Singapore’s Tiger Airways expects Mandala Airlines to match its own robust growth rate as the Indonesian airline resumes flying after a 15-month suspension.
Mandala, which stopped operation in January last year due to bankruptcy, is restarting operations next Thursday with its first flight from Jakarta to Medan, capital of North Sumatra, the company said on Thursday.
“Mandala was once a glorious airline. We hope to re-establish the airline to once again be a valuable asset to the country,” said Sandiaga Uno, co-founder and chief executive of private equity firm Saratoga Group.
Authorities allowed Mandala to resume operations after the airline’s suppliers agreed to its debt restructuring and Saratoga, which now controls 51 percent of Mandala, pledged to invest in the airline along with Tiger.
Sandiaga said with Mandala’s return as a low-cost carrier, he expects to tap the middle-income demographic, which he said had grown by 7 million people annually in recent years, creating a big pool of consumers increasingly seeking air travel.
Chin Yau Seng, Tiger’s chief executive, said he was optimistic about the Indonesian market and ready to compete with established budget airlines, including Lion Air, Citilink and Indonesia AirAsia, that are also expanding.
“The good thing is the market is also growing, so while low-cost carriers will grow their frequencies and networks, I think there will be quite a bit of new demand,” Chin said.
He said the rise in middle-income households combined with the many islands that make up the country meant air travel was the most efficient means of travel.
Chin said half-jokingly that he would not mind if Mandala grows even faster than Tiger’s operation in Singapore, which he said grew more than 50 percent in capacity over the past few years.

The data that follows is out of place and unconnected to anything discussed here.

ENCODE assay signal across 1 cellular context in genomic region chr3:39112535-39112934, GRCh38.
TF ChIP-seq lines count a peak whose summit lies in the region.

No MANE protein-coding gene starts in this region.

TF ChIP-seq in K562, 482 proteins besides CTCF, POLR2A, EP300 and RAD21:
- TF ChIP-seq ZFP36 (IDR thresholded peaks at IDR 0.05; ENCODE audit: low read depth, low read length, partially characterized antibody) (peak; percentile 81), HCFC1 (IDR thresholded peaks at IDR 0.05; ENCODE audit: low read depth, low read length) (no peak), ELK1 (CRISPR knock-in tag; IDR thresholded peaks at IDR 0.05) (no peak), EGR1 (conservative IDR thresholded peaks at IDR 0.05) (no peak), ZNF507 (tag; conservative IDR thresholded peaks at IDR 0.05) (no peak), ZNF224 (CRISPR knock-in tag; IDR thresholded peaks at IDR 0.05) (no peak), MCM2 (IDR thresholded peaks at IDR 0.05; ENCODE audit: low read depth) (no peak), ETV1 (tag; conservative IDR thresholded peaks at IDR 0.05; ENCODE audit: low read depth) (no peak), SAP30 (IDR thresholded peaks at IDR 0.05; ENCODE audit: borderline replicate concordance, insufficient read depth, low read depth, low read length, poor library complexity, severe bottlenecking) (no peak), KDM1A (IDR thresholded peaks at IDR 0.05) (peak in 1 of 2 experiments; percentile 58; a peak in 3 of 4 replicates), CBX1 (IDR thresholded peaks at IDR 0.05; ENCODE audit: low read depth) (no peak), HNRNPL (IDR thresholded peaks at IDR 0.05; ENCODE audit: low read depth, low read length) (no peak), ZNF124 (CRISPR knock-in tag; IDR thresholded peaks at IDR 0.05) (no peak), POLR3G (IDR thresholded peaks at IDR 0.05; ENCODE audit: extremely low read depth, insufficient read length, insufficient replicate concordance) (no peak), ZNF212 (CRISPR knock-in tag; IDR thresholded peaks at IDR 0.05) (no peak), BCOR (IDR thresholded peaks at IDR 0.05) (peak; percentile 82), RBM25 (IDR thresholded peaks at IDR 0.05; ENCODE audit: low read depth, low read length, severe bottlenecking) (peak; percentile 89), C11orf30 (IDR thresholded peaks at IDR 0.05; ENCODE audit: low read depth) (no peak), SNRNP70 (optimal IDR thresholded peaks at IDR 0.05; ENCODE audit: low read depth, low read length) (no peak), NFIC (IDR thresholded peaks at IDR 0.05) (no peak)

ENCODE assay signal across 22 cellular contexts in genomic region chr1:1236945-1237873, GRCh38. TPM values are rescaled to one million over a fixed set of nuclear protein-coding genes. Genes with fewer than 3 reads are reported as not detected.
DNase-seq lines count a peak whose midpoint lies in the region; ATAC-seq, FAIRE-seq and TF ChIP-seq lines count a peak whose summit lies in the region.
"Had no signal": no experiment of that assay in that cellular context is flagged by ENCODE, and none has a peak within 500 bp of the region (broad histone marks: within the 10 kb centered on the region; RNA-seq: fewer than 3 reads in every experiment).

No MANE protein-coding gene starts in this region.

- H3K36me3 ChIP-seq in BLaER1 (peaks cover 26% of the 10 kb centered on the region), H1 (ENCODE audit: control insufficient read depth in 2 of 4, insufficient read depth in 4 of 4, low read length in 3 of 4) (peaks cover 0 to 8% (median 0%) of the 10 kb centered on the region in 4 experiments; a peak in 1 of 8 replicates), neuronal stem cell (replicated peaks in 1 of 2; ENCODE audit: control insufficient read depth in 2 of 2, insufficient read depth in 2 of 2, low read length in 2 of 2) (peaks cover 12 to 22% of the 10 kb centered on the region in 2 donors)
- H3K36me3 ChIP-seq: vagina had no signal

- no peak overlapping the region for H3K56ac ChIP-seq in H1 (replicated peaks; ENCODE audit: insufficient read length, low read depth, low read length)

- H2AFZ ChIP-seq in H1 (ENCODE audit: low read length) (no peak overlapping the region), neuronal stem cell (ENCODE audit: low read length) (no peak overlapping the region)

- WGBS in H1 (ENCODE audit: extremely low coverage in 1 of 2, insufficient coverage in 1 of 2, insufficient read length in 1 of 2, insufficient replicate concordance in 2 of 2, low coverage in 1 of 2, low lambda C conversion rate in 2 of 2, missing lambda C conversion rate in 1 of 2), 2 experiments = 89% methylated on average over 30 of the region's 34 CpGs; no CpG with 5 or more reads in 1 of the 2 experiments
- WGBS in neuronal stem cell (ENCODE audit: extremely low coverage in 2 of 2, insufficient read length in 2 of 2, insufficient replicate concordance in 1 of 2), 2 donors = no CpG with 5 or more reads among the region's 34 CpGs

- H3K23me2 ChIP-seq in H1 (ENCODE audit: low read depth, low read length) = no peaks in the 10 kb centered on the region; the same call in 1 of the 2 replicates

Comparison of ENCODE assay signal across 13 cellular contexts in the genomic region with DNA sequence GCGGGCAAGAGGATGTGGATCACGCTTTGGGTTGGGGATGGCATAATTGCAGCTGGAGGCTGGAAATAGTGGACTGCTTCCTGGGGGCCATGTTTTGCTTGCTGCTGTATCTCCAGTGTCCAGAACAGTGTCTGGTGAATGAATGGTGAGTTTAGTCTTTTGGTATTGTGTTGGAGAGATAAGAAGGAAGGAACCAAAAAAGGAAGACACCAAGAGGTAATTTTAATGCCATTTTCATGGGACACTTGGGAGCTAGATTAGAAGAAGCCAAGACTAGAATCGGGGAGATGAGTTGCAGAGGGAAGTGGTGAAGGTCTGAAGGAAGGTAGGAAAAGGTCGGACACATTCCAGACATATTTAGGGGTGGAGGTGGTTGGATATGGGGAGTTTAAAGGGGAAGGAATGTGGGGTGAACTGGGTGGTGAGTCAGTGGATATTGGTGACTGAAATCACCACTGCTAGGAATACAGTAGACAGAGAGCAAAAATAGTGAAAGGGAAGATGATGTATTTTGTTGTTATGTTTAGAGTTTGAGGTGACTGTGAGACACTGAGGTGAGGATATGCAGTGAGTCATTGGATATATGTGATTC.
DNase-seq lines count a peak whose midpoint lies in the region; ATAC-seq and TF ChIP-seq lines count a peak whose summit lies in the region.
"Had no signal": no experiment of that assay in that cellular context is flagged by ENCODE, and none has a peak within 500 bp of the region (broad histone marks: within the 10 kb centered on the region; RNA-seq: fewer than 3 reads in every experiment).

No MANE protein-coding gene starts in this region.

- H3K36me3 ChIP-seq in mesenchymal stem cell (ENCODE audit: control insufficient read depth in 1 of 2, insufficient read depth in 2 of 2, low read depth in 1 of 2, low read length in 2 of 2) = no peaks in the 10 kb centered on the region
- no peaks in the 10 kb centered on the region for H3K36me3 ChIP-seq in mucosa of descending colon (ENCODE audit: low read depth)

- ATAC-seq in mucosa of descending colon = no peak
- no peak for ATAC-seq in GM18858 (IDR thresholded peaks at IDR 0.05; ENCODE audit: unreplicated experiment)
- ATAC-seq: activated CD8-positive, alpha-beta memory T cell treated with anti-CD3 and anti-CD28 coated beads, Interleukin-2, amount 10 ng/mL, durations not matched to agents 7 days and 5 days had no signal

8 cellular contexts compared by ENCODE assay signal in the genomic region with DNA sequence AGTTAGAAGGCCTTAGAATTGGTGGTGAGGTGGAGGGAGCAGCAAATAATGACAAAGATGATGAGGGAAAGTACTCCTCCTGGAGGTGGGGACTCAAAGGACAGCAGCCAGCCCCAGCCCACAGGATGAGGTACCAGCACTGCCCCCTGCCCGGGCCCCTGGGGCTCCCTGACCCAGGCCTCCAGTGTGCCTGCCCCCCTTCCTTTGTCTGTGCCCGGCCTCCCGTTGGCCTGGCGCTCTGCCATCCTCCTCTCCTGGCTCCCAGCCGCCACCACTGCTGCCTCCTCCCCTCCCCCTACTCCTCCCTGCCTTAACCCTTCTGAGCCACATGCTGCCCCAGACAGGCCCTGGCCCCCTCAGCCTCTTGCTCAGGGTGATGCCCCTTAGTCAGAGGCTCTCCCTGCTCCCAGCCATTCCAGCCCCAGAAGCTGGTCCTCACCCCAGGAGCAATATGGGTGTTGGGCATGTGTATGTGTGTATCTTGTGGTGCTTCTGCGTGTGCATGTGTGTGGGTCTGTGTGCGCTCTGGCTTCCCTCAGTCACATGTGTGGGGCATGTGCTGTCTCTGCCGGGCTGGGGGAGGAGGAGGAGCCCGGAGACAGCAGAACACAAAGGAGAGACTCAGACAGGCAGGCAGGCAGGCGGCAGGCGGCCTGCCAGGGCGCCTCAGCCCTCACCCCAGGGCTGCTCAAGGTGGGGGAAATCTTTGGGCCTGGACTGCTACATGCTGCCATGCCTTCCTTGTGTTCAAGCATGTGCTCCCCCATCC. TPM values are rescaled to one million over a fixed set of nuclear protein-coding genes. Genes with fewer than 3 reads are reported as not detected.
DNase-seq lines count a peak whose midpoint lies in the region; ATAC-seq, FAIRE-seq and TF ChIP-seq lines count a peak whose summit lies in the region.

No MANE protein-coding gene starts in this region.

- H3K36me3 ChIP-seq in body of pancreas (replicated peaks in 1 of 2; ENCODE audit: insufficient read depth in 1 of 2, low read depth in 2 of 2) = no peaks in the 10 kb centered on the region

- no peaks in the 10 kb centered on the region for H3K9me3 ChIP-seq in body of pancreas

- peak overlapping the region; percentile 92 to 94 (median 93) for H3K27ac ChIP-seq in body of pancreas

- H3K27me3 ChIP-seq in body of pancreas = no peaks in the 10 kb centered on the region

“We continue to grow at a high-growth rate [in Singapore]. There’s no reason why Mandala can’t be like that,” he said. Tiger owns a 33 percent stake in Mandala.
Both Saratoga and Tiger refrained from disclosing the amount of money they have invested in Mandala. Mandala owed Rp 2.4 trillion ($262 million) to 114 of its suppliers, and Rp 27 billion to more than 70,000 ticket holders.
“Primarily, Tiger’s investment brings expertise and aircraft [to Mandala],” Chin said.
“We are committed to provide at least five aircraft, but certainly would like to deliver beyond that,” he added, refusing to reveal his investment in the new Airbus A320s for Mandala, other than saying that it was “not cheap.”
Initially Mandala will operate three planes and Chin says he hopes it will operate 10 aircraft by the end of the year. It is also re-employing about 80 people from its former cabin crews, including 22 pilots. The company is aiming to hire as many as 100 pilots by the end of the year, he said.
After the initial Jakarta-Medan route with 12 flights a week, Mandala will fly Medan to Singapore beginning on April 20 and Jakarta to Kuala Lumpur starting on May 4, said newly appointed president director Michael Coltman.
When asked about upcoming routes, Coltman said the company will continue “analyzing and adjusting” its routes for the most effective and efficient operation.
Herry Bakti Singayuda Gumay, director general for civil aviation at the Transportation Ministry, told the Jakarta Globe that Mandala has yet to submit its full route plan.
Coltman said he was not setting any targets in terms of market share or capacity. “I don’t have any figures off the top of my head right now,” he said.
“This market is not static, it is fast growing. We will grow as we offer more flights and more frequency,” Coltman said, adding that he believes the company is operating in the right market at the right time.
Mandala is also offering a form of refund to its former passengers. Passengers who bought tickets but did not travel after Mandala ceased operations last year can register via its Web site to claim an electronic voucher.
Registration opened on Thursday and will close on April 16. Once a claim is verified, customers will receive a voucher that can be used for travel with Mandala within six months of the voucher’s issuance.
The Indonesian Ticket Agents Association (Astindo) this week threatened legal action against the airline over Rp 11 billion worth of ticket refunds it claims it is owned. A court ruling on the airline’s debts was issued last year.
Though journalists tried to get the new management’s contact details, Coltman admitted that they didn’t even have their business cards ready yet.